In the 1940s sixteen species, 144 varieties, and 150 forms of wheat (Triticum) were registered in Georgia [20, 21]. This diversity has however greatly diminished and most species had already disappeared by the 1960s, when introduced cultivars were favored in Soviet kolkhoz systems. At present, none of these species are sown in Georgian commercial agriculture. Pistrick et al. [24] report some traditional varieties of bread wheat in Tusheti, Meskheti, Javakheti and Svaneti. Similar diversity has been reported from nearby Turkey [31], making the region the cradle of modern European agriculture. Hordeum vulgare (Poaceae) is also an ancient agricultural crop in Georgia, and had particular importance in beer production, as well a function in religious rituals and traditional medicine [9, 32]. Caucasian Rye, Secale cereale (Poaceae) used to be cultivated in the high mountain regions of Georgia (1800–2200 m), and a large variety of landraces existed previously [33], and centered into bread and beer production, although barley was preferred for beer.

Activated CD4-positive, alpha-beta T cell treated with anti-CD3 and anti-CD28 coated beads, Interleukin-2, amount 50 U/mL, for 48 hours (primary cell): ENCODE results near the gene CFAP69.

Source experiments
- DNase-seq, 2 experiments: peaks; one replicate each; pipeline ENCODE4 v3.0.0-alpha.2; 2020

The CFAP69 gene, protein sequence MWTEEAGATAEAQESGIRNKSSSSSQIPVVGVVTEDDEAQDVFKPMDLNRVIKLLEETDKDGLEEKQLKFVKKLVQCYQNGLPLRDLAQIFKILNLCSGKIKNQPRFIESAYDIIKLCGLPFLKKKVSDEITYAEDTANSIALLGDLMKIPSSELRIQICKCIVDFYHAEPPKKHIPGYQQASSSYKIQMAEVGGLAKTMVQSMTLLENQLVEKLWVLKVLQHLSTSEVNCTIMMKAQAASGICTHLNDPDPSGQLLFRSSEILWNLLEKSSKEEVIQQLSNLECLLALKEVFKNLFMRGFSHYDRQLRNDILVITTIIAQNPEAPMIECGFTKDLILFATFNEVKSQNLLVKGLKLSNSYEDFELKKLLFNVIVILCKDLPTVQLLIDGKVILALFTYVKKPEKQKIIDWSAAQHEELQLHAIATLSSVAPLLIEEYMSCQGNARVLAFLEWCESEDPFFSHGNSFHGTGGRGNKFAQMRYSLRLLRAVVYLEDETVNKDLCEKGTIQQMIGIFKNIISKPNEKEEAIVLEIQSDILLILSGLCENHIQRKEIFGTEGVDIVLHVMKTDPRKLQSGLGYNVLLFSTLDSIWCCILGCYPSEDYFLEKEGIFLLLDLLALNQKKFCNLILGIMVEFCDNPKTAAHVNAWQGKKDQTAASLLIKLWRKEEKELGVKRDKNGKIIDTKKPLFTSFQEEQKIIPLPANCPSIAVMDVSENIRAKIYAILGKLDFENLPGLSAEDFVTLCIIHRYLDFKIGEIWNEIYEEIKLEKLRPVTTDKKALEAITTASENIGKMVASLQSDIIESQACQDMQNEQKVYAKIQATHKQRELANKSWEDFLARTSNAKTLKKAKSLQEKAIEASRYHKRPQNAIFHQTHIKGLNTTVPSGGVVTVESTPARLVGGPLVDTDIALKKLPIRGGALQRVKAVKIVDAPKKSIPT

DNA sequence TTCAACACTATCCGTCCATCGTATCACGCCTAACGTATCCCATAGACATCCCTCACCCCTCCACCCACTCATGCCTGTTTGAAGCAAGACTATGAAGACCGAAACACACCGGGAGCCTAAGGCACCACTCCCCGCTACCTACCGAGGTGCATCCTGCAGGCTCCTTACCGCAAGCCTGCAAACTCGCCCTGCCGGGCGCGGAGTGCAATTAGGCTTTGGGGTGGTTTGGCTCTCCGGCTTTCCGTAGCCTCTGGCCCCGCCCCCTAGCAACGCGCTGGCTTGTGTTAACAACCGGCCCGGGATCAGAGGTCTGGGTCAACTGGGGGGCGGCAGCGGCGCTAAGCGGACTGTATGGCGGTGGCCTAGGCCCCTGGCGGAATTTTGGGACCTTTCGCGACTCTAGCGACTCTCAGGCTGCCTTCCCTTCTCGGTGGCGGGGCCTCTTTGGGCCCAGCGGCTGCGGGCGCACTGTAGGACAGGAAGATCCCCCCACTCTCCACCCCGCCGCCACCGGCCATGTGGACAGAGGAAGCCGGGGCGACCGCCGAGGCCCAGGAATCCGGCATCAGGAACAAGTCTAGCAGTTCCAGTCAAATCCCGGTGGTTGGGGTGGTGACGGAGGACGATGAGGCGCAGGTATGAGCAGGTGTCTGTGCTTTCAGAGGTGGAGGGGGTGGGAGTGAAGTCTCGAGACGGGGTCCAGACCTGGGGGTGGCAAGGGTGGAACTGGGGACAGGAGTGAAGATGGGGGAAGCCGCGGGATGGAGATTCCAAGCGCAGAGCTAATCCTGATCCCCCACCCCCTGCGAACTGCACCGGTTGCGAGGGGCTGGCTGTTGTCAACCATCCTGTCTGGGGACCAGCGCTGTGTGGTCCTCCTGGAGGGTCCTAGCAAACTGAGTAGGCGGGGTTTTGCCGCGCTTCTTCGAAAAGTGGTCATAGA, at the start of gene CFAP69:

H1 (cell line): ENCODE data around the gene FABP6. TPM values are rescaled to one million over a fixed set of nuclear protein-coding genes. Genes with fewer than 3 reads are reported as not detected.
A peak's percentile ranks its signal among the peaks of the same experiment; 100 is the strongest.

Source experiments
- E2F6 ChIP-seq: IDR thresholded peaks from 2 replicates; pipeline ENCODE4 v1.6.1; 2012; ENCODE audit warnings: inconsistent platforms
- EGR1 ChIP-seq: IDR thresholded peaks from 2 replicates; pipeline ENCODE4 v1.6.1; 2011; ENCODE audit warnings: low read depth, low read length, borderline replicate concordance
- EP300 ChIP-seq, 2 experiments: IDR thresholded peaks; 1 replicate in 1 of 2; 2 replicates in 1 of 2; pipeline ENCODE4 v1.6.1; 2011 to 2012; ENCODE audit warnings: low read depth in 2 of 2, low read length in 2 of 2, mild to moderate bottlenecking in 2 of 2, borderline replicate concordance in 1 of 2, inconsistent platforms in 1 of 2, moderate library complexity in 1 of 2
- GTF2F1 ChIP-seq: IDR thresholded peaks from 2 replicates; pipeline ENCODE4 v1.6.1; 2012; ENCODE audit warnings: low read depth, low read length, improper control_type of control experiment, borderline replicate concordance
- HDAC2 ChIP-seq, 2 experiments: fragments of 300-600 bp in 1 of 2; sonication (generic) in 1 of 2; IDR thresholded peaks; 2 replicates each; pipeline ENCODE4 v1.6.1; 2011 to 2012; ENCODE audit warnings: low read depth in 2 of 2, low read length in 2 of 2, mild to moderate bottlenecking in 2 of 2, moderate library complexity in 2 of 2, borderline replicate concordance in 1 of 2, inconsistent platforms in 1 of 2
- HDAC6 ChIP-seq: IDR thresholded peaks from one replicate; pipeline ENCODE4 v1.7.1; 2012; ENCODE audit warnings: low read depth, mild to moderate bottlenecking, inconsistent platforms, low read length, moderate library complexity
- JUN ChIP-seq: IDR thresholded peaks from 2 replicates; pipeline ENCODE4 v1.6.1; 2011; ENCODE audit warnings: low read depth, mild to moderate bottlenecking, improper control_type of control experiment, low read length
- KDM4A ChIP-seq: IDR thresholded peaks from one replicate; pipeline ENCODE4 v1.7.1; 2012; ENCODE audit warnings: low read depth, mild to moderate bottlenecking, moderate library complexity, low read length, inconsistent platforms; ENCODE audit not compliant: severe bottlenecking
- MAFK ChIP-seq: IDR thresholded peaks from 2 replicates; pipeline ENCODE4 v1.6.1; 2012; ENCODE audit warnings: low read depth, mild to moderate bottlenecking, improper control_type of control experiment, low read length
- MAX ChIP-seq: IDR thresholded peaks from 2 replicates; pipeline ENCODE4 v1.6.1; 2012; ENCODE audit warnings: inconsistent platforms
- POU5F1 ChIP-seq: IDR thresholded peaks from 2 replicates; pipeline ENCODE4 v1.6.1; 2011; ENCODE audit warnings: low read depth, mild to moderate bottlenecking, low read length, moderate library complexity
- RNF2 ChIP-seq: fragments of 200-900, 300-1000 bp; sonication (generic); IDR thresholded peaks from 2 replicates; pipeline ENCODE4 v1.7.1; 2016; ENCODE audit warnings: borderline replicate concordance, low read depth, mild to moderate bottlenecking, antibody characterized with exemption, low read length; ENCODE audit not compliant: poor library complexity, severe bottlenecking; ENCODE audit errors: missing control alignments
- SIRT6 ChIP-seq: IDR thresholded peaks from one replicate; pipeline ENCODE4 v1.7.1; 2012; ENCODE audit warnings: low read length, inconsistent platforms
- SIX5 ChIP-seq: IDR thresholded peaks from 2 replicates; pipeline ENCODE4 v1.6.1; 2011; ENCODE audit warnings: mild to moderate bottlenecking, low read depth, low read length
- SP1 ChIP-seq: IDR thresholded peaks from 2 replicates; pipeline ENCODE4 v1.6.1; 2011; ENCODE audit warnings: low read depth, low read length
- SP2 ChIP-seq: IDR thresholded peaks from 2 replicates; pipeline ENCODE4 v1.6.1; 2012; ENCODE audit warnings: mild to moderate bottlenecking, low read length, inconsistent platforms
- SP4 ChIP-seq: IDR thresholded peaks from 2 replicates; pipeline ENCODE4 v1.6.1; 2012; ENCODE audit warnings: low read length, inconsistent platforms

Legumes, especially peas (Pisum sativum), lentils (Lens cornicularis), chickpeas (Cicer arietinum), faba beans (Vicia faba) are still commonly grown in home gardens, and Green Pea (Pisum sativum) is thought to have originated in the Southern Caucasus. Traditional vegetables like garden lettuce (Lactuca sativa), beans (Phaseolus vulgaris), sweet basil (Ocimum basilicum), peppermint (Mentha x piperita), onions (Allium cepa), sugar beets (Beta vulgaris), spinach (Spinaca oleracea), carrots (Daucus carota), radishes (Raphanus sativus), turnips (Brassica rapa var. rapa), Welsh onion (Allium fistulosum), Amaranth (Amaranthus viridis), Goosefoot (Chenopodium album), leeks (Allium apeloprasum) and garlic (Allium sativum) are still very common throughout the region, and herbs like parsley (Petroselinum crispum), coriander (Coriandrum sativum), tarragon (Artemisia dracunculus), savory (Satureja hortensis), gardencress (Lepidium sativum), dill (Anethum graveolens), fennel (Foeniculum vulgare), celery (Apium dulce), Allium fistulosum, Brassica rapa subsp. rapifera, Lathyrus sativus, Linum usitatissimum, Medicago sativa, Onobrychis transcaucasica, Pisum arvense, Trigonella caerulea are cultivated almost everywhere. In addition, introduced species like zucchini (Cucurbita pepo), cucumber (Cucumis sativus), eggplant (Solanum melongena), marigold (Tagetes patula), watermelon (Citrullus lanatus), sunflower (Helianthus annuus), tomato (Solanum lycopersicum, pepper (Capsicum annuum), potato (Solanum tuberosum), and maize (Zea mays), and were found to be popular ingredients of local cuisine [1]. The maintenance of such diversity has become a priority in order to ensure global crop production [34]. Nicotiana rustica has been cultivated for a long time and is found in the most regions, including high mountain areas, of Georgia. N. tabacum, was only introduced during the Soviet period for commercial use [1].